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Criterion distances and correlates of active transportation to school in Belgian older adolescents

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  • 1, 2, 3
International Journal of Behavioral Nutrition and Physical Activity20107:87

  • Received: 25 August 2010
  • Accepted: 8 December 2010
  • Published:



Since physical activity levels in older adolescents have the potential to be increased by stimulating active transportation to school (ATS), the most important correlates of ATS should be determined before developing interventions, especially in those adolescents for whom the distance to school is feasible for active commuting. The main aims of this study were to determine criterion distances for ATS in Belgian older adolescents, to examine multidimensional correlates of ATS in adolescents living within a feasible distance from school and to investigate the associations of ATS with total physical activity and with other physical activities besides ATS.


In total, 1281 older adolescents (17-18 years) from 20 general secondary schools in East- and West-Flanders completed a questionnaire on physical activity behaviors, demographic factors and psychosocial and physical environmental correlates of physical activity. Distance to school was objectively measured using Routenet online route planner.


In total, 58.4% of the participants commuted actively to school. The criterion distance for ATS could be set at eight kilometers for cycling and two kilometers for walking. For those adolescents living within a feasible distance for ATS, gender, smoking status, walkability of the neighborhood and social modeling were associated with transportation mode choice. ATS was positively associated with total physical activity, but not significantly related to min/week of other physical activities.


For older adolescents living within eight kilometers of their school, interventions taking into account the correlates found to be related to ATS could possibly be effective to enhance ATS and to increase total physical activity levels. In the context of the overall physical activity decline in adolescence, also interventions targeting physical activity behaviors of adolescents living further away from school might be needed, but these interventions should probably emphasize alternative strategies.


  • Physical Activity
  • Criterion Distance
  • Mode Choice
  • Total Physical Activity
  • Social Modeling


In most developed nations, physical activity (PA) declines in adolescence with considerable proportions of adolescents not meeting the PA guideline of 60 minutes of moderate to vigorous PA daily [1]. To increase daily PA in adolescents, active transportation to school (i.e. walking and cycling to school; ATS) could be an important contributor [2]. Several studies in adolescents have shown that ATS is associated with higher overall moderate-to-vigorous PA [3, 4], higher fitness levels [5, 6] and higher daily energy expenditures [2] compared to passive commuting.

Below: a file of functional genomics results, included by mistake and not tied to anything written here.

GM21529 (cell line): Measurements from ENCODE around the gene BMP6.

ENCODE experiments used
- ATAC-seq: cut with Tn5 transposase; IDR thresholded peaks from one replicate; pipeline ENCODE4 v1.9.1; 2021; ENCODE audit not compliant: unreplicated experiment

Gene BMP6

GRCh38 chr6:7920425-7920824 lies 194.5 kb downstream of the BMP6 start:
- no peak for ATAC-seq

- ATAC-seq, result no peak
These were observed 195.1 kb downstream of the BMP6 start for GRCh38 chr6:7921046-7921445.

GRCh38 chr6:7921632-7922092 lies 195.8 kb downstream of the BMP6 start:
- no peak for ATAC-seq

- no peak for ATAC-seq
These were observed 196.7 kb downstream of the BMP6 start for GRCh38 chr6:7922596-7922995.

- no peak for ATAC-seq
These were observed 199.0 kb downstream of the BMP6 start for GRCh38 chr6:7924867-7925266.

Nevertheless, before developing interventions enhancing ATS in adolescents, the most important multidimensional determinants of the target behavior need to be identified. Ecological models state that PA (including ATS) is influenced by an interplay between sociodemographic, psychosocial and physical environmental factors and that each of these factors needs attention in research [7, 8].

Most research investigating correlates of ATS in adolescents only focused on young adolescents (12-16 years). For this age group, sociodemographic correlates of ATS are consistent with boys and low socio-economic status (SES) adolescents having higher ATS rates than girls and high-SES adolescents [813]. Some studies in young adolescents also investigated psychosocial correlates like social modeling, perceived barriers and attitude towards PA, but no significant associations with ATS have been found until now [9, 10]. For neighborhood physical environmental factors, some evidence showed that living in urban areas [9], perceiving more land use mix [12] and perceiving higher connectivity [13] are related to more ATS in young adolescents, but the most consistent physical environmental correlate in this age group is distance to school. Many studies found distance to school to be negatively associated with ATS [9, 12, 14, 15].

Research on ATS correlates in older adolescents (16-18 years) is much sparser. Only two studies in this age group were identified [16, 17]. Nelson and colleagues [16] found that boys, adolescents living in densely populated areas and those living closer to school were more likely to do ATS, while Robertson-Wilson and colleagues [17] showed that boys, non-smoking adolescents and those attending an urban school were more likely to commute actively. Because limited evidence on the most important correlates of ATS in older adolescents exists, further research in this age group is necessary. Moreover, Belgian adolescents are allowed to drive a moped from the age of 16, possibly causing a decrease in ATS in older adolescents. Furthermore, since PA tends to track stronger from late adolescence to adulthood than from childhood or early adolescence to adulthood [18], enhancing ATS in older adolescence affect ATS in adult life positively. The transition from high school to university or college (at the age of 18 in Belgium) has also been shown to be a critical period for decreasing PA levels and weight gain [19, 20]. Since 16-18 year old adolescents are supposed to undergo this transition in the near future, interventions increasing ATS in older adolescents might help to sustain the amount of active transportation after the transition.